SCRAP SCHOOL AND CLASS RANKINGS

SDP’s education policy also suggested the scrapping of school and class rankings.

“Education is not about competition with one’s classmates but learning through collaboration and teamwork with one’s peers. The competition for top-ranked schools is unhealthy and has inflicted serious psychological damage to our children,” it said.

In explaining the issues in the current education system, Mr Pwee, a business strategy consultant who has done educational consultancy for Governments both here and abroad, said that it suffers from two major deficiencies.

The system is unable to educate a nation to meet the challenges of a 21st-century global economy, which increasingly demands creativity and innovation, independent thinking and inquiring minds, he said.

Schools continue to steer state resources disproportionately to the better performers, or the elite, thus widening inequality in Singapore, he added. 

“There is a lot in the system that still continues to reinforce elitism in education defined by grades,” he said. 

The focus on year-end examinations and grades makes teachers race to complete the syllabi, while parents who can afford it pay for their children to have private tuition and enrichment classes, thereby maintaining class divisions based on who can pay more, he said.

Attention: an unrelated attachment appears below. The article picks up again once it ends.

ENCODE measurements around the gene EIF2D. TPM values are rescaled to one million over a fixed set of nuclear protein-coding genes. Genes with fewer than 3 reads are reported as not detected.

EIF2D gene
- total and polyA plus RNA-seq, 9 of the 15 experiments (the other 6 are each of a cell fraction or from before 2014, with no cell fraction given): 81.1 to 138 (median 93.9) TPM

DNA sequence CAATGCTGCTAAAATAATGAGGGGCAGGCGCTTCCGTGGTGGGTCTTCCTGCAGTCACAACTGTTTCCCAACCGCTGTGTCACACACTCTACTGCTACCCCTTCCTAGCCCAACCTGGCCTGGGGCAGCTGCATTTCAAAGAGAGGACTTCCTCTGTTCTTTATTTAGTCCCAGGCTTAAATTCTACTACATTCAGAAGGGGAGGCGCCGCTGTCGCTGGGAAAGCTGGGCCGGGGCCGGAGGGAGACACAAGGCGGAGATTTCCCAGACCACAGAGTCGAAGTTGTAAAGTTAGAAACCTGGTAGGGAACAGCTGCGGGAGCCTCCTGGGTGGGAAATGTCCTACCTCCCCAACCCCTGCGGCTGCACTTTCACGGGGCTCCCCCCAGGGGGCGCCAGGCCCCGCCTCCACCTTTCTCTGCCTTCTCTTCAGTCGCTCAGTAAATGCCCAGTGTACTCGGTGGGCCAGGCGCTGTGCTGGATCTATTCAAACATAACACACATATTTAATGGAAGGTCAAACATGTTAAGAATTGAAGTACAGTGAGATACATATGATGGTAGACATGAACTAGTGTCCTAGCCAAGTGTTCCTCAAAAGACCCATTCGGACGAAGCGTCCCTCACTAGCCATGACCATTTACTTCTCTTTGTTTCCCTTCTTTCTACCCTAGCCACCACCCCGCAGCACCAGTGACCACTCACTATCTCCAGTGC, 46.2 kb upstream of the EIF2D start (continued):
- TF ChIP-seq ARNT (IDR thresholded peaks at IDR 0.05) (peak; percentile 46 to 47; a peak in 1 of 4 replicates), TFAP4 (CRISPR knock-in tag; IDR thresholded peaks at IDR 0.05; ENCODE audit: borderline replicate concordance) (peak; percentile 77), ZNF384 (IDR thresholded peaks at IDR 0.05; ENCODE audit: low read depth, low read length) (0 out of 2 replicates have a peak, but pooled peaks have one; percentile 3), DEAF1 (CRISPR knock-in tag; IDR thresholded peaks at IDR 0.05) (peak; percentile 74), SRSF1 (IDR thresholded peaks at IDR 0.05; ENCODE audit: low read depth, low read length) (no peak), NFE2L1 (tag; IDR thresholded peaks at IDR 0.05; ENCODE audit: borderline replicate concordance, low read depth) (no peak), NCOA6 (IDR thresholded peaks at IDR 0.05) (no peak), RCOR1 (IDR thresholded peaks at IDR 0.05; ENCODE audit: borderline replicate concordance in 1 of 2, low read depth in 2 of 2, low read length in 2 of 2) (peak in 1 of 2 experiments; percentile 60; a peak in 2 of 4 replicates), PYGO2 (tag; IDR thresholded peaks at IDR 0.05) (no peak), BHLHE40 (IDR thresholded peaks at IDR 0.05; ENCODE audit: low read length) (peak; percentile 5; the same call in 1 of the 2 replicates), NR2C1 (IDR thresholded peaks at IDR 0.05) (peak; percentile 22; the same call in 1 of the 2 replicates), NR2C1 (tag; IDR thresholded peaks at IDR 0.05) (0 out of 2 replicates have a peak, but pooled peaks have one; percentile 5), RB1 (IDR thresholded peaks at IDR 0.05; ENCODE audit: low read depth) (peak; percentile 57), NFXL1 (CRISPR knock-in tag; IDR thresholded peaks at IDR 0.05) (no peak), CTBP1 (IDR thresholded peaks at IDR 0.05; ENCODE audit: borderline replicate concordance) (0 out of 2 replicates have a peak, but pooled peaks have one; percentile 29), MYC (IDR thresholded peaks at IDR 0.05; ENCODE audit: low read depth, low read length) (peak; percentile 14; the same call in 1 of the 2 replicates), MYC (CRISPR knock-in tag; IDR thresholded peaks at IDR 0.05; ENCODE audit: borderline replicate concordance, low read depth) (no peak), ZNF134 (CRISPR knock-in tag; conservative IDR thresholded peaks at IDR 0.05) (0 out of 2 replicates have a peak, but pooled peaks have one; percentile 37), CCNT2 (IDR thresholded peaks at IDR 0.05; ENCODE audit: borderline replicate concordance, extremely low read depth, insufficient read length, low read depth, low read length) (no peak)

School today is also heavily content-driven, teaching students what to think, instead of how to think, he added. 

The system instead needs to focus on how students learn, instead of what they learn. This will enrich the mind of every learner, not just those who are doing well or are better-off, and provide equal opportunities to learn and excel, he said.

READ: The Big Read: Opposition parties banding together — a grand plan or a last throw of the dice?

OPPOSITION COALITION STILL IN DISCUSSION